So, its not just me admiring the spectacular tulip displays this year. It’s not that I’ve been traveling by more of them; the flowers are just so vibrant, cheery and beckoning. And, they have been so duly noted by the New York Times and Boston Globe. Perhaps it is a sign of new hope after a long, long year of illness, anxiety and isolation. Whatever the reason, do slow down and enjoy the short but glorious tulip prime time show.

Cool hued tulips. Photo by dmp, 2019

Few flowering bulbs put on as spectacular a spring display as tulips. Most species are native to Turkey, Afghanistan and Iran where they have been cultivated for more than a thousand years. According to Persian legend, tulips sprang from the blood of a distraught lover who took his own life. About 400 years ago, bulbs from Central Asia were sent to Holland to the Flemish botanist, Clusius and planted in the botanical garden at the university at Leiden. The precious bulbs, that he was both displaying and doing research on, were stolen, twice, and were distributed throughout Holland. Clusius was trying to determine the reason for distinctive stripes or ‘breaks’ in the petals of some of the tulips. The craze that followed was dubbed ‘Tulipomania’ and finally the government was forced to put an end to this expensive obsession. Towards the latter part of the eighteenth century the Dutch began hybridizing tulips and created the majority of varieties planted today.

Tulip Carnival de Rio sports a flamed bicolor pattern not caused by a virus. Photo by dmp, 2019

Tulips are divided into two main classes. Species or botanicals are derived from the wild forms and are best for naturalizing as they are usually true from seed. Hybrids, which are most commonly purchased here, have been bred specifically for color, bloom time and other desired characteristics and are propagated by offsets. While hybrids are bold and beautiful and hard to resist, please try to find a place for their wilder and often more dainty or whimsical looking ancestors. A recent news thread was entitled, “Who Cares About Kyrgyzstan’s Threatened Tulips?” Many of the 27 tulip species in this country are at risk from overgrazing, over harvesting, mining and urbanization, not to mention climate change. Animals may be able to move to more amenable environments as their habitats are affected by climate change; plants move on a much slower scale that puts many species in imminent danger of extinction. Two Connecticut bulb companies that do offer nice selections of species tulips are www.vanengelen.com and www.johnscheepers.com.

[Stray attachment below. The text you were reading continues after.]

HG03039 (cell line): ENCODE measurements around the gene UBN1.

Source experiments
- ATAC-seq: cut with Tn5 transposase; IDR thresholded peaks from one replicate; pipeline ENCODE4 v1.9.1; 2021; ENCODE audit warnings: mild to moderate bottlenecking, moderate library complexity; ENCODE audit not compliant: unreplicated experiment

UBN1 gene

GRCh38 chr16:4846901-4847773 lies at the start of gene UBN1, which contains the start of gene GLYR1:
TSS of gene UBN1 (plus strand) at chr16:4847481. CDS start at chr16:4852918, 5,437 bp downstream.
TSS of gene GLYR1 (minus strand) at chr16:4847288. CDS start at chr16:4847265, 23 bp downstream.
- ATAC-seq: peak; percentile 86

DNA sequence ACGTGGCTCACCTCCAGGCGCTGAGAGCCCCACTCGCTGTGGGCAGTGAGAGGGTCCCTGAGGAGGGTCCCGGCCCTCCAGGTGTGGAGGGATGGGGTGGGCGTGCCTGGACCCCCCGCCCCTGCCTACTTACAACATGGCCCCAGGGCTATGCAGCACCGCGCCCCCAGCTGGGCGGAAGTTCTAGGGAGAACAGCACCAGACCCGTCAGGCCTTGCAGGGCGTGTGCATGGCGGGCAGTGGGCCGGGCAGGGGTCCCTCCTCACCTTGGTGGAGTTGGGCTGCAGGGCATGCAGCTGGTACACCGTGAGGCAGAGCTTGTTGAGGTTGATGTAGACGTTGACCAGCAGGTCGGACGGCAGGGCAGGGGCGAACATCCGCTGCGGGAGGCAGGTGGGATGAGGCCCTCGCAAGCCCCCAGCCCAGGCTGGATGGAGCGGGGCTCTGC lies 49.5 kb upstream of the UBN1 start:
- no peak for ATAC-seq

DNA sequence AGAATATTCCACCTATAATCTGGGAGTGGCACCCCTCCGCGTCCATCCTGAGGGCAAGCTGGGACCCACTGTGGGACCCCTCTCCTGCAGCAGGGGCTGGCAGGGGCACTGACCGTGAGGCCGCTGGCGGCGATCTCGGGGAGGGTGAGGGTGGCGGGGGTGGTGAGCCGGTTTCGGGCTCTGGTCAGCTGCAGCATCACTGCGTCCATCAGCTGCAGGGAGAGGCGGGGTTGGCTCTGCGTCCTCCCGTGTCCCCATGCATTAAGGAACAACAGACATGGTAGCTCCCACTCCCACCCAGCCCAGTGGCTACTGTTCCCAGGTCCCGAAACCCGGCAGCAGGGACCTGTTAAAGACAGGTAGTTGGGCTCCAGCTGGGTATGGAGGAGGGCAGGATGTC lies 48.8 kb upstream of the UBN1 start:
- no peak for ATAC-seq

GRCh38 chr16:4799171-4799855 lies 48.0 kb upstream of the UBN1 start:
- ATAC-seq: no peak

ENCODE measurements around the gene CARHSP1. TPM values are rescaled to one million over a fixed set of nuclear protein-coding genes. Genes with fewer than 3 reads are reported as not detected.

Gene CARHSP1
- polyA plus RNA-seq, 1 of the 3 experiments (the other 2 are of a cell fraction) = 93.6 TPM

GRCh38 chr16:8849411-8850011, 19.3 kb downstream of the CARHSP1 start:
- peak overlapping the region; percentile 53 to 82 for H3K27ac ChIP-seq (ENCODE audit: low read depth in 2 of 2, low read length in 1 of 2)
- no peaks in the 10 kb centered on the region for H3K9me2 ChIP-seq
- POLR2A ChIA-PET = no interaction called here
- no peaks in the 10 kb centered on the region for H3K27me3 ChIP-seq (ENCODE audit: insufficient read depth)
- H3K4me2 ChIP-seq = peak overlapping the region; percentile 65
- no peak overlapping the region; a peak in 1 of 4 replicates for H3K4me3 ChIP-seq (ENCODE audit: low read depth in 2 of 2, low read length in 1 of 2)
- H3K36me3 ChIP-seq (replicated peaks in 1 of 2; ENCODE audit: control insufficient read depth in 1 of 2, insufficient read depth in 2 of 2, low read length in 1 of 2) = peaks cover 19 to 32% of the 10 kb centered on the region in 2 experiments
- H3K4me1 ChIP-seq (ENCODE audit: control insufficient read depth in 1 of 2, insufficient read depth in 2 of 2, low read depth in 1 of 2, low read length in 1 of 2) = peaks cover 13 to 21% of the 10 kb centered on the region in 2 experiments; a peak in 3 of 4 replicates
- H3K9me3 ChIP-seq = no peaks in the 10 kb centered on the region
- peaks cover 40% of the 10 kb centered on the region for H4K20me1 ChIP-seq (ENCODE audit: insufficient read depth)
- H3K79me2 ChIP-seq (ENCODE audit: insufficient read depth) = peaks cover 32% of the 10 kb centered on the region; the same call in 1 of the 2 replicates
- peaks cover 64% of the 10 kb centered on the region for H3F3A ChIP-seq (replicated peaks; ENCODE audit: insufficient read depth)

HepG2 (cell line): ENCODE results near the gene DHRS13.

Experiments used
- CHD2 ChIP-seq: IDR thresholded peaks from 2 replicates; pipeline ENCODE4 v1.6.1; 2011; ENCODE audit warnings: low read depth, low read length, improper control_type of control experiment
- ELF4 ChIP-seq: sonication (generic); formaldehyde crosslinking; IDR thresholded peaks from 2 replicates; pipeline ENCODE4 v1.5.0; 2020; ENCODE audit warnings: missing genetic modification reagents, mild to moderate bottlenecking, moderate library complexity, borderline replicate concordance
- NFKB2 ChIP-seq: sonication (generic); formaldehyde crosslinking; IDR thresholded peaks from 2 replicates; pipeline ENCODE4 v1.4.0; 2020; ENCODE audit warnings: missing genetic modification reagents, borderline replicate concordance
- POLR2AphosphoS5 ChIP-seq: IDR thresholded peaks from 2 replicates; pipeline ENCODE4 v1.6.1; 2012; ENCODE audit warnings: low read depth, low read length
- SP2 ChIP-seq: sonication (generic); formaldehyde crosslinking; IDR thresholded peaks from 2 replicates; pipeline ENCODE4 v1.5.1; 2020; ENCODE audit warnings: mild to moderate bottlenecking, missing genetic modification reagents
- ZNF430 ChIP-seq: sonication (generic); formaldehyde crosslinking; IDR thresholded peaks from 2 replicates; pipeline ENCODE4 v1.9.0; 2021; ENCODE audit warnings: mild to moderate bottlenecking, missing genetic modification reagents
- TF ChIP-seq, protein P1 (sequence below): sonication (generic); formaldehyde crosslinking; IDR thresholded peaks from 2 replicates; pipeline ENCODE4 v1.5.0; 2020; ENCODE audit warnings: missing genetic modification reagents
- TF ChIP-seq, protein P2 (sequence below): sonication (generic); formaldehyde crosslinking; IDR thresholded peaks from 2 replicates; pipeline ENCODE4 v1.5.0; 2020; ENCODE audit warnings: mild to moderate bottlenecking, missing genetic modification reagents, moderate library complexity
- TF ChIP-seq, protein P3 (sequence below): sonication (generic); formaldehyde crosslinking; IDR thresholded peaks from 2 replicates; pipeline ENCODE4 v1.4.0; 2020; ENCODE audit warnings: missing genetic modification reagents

Tulipa tarda, a species tulip. Photo by dmp, 2020

Early blooming tulips include Kaufmanniana, also known as waterlily tulips, Fosterana tulips, and single and double early tulips. Kaufmanniana tulips are generally bicolored and grow only 6 to 9 inches tall. Many have lovely mottled or striped foliage. The Fosteranas are the tallest of the early tulips reaching up to 20 inches. They are noted for their beautiful cup-shaped flowers and wide assortment of colors.

Kaufmanniana tulips with mottled foliage. Photo by dmp, 2021

Both single and double early tulips last longer than other early blooming varieties with the singles being quite fragrant and suitable for forcing.

Single early bloomers were crossed with late bloomers to create the midseason triumph tulip. “Apricot Beauty’ with its rosy, peach blossoms on 14 inch stems is one of my favorites, doubling as an excellent cut flower. Greigii hybrids are shorter midseason tulips known for their mottled or striped foliage. A recently developed midseason variety are the Darwin hybrids, a cross between late blooming Darwins and early Fosteranas featuring extremely large, colorful blooms. Rembrandt tulips are related to the Darwins and are grown for their vivid stripes and blotches caused by a nonpathogenic virus.